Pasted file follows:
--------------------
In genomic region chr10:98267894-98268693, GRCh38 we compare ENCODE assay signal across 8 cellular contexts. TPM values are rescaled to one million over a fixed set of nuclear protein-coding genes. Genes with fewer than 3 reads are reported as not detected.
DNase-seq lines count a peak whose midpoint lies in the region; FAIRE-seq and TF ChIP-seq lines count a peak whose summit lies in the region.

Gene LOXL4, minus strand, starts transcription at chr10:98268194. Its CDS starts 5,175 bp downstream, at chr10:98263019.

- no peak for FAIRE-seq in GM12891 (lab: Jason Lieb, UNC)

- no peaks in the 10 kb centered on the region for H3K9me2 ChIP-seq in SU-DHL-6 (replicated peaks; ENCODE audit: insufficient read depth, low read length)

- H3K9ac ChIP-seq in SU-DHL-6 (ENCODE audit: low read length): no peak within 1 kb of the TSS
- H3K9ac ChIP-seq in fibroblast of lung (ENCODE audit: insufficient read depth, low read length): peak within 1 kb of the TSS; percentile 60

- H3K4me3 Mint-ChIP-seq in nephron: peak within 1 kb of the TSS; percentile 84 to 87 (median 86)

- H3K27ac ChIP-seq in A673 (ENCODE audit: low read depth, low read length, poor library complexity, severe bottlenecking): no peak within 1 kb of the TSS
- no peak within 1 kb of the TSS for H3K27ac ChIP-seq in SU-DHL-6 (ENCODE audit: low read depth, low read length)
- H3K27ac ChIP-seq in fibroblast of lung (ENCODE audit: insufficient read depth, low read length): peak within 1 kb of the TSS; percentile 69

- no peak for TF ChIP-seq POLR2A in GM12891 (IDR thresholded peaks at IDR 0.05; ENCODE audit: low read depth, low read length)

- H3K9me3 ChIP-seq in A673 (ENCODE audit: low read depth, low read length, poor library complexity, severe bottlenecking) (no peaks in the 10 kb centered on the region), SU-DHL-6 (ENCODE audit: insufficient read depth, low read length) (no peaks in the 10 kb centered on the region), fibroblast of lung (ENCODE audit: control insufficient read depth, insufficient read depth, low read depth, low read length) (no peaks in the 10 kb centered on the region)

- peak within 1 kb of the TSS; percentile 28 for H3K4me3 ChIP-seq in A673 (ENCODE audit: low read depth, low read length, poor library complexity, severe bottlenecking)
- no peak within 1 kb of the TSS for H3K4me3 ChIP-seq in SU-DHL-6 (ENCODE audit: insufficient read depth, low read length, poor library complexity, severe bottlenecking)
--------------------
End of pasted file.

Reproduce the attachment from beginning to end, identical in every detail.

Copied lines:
In genomic region chr10:98267894-98268693, GRCh38 we compare ENCODE assay signal across 8 cellular contexts. TPM values are rescaled to one million over a fixed set of nuclear protein-coding genes. Genes with fewer than 3 reads are reported as not detected.
DNase-seq lines count a peak whose midpoint lies in the region; FAIRE-seq and TF ChIP-seq lines count a peak whose summit lies in the region.

Gene LOXL4, minus strand, starts transcription at chr10:98268194. Its CDS starts 5,175 bp downstream, at chr10:98263019.

- no peak for FAIRE-seq in GM12891 (lab: Jason Lieb, UNC)

- no peaks in the 10 kb centered on the region for H3K9me2 ChIP-seq in SU-DHL-6 (replicated peaks; ENCODE audit: insufficient read depth, low read length)

- H3K9ac ChIP-seq in SU-DHL-6 (ENCODE audit: low read length): no peak within 1 kb of the TSS
- H3K9ac ChIP-seq in fibroblast of lung (ENCODE audit: insufficient read depth, low read length): peak within 1 kb of the TSS; percentile 60

- H3K4me3 Mint-ChIP-seq in nephron: peak within 1 kb of the TSS; percentile 84 to 87 (median 86)

- H3K27ac ChIP-seq in A673 (ENCODE audit: low read depth, low read length, poor library complexity, severe bottlenecking): no peak within 1 kb of the TSS
- no peak within 1 kb of the TSS for H3K27ac ChIP-seq in SU-DHL-6 (ENCODE audit: low read depth, low read length)
- H3K27ac ChIP-seq in fibroblast of lung (ENCODE audit: insufficient read depth, low read length): peak within 1 kb of the TSS; percentile 69

- no peak for TF ChIP-seq POLR2A in GM12891 (IDR thresholded peaks at IDR 0.05; ENCODE audit: low read depth, low read length)

- H3K9me3 ChIP-seq in A673 (ENCODE audit: low read depth, low read length, poor library complexity, severe bottlenecking) (no peaks in the 10 kb centered on the region), SU-DHL-6 (ENCODE audit: insufficient read depth, low read length) (no peaks in the 10 kb centered on the region), fibroblast of lung (ENCODE audit: control insufficient read depth, insufficient read depth, low read depth, low read length) (no peaks in the 10 kb centered on the region)

- peak within 1 kb of the TSS; percentile 28 for H3K4me3 ChIP-seq in A673 (ENCODE audit: low read depth, low read length, poor library complexity, severe bottlenecking)
- no peak within 1 kb of the TSS for H3K4me3 ChIP-seq in SU-DHL-6 (ENCODE audit: insufficient read depth, low read length, poor library complexity, severe bottlenecking)